To the Editor of the CRIMSON:

I Should like to express my disagreement with the stand taken by Professor Mathieasen and his colleagues, and the Harvard Liberal Union regarding in particular the so- called "Minneapolis sedition trials" and in general the property of the Smith Act.

Depriving the Federal Government of the power to suppress the activities of sedition groups, groups, specifically advocating the overthrow of the government by force, must obviously make the government more susceptible to revolution. Surely the HLU and its associates will not contest the right of the government to put down an active revolution. Were there no Smith Act the government would be forced to differentiate between actions which could he construed to mean "advocating" the overthrow of the government and those which would actually constitute participating in a seditious uprising. Not only would such a situation create an extremely knotty legal problem, but it would allow a revolutionary movement to gain considerable momentum, presumably enough so that it would have in the opinion of its proponents, at least, a reasonable chance of success, before the government should be allowed to protect itself. I do not believe that a government's protecting itself by means of a measure such as the Smith Act defines that government as tending towards fascism, as the president of the HLU seems to imply as he is quoted in today's issue of the CRIMSON.

Surely it is the ultimate in hypocrisy for any group, such as the defendants in the Minneapolis trial, to claim immunity to punishment on the grounds of "Free Speech" when presumably such right would be withdrawn were they in power. For if it is necessary for them to overthrow the government by force (as they apparently would like to do--else why do they advocate it?), it follows then that they and their constituents are in a minority. From this fact it is, I thin, reasonable to deduce that in order to remain in power our hypocritically successful revolutionists would themselves find it necessary to suppress freedom of speech.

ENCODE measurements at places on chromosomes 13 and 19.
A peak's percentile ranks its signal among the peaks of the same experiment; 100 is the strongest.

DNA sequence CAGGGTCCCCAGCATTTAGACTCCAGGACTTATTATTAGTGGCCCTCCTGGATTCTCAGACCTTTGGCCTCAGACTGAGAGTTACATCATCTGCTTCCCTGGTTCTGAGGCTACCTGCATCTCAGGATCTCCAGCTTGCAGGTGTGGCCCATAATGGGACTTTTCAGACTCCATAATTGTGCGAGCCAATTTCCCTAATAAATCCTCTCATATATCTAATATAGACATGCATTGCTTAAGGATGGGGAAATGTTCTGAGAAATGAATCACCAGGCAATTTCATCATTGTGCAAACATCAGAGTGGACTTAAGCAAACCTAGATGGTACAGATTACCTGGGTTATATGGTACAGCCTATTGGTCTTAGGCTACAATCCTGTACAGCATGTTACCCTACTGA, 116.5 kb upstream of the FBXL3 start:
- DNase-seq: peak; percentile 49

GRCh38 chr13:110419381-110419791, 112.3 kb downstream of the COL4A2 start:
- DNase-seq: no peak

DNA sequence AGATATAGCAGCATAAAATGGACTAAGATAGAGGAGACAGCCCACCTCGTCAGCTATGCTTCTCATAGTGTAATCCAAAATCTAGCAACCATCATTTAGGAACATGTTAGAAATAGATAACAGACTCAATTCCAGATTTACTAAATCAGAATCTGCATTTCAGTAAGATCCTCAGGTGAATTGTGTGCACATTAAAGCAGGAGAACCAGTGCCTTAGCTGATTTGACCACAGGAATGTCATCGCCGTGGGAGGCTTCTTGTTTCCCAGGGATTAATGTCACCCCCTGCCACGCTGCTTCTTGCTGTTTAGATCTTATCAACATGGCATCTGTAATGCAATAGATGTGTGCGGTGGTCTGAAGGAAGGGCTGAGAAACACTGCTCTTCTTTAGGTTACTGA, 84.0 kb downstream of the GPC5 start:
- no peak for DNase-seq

Possibly the HLU's stand is that the real reason that the defendants in the Minneapolis sedition trials are being prosecuted is because they are Leftish in their leanings. Such a situation is far from improbable. Yet if it is actually the right of free speech that the HLU is defending, why are they not crying out against the suppression of the Bund and various pro-fascist groups? As far as the theory of the right of free speech is concerned, the two cases are identical; there is a difference only in what the Bund and the Socialist Workers Party say in their respective pamphlets and fulminations. If the HLU defends the latter and not the former, the basis for distinction between which the HLU should defend and which it should not defend would seem to lie in what each particular group advocates. If such is the case, then let the HLU come right out and say so in so many words, instead of howling about the right of free speech. R. P. Perry '43.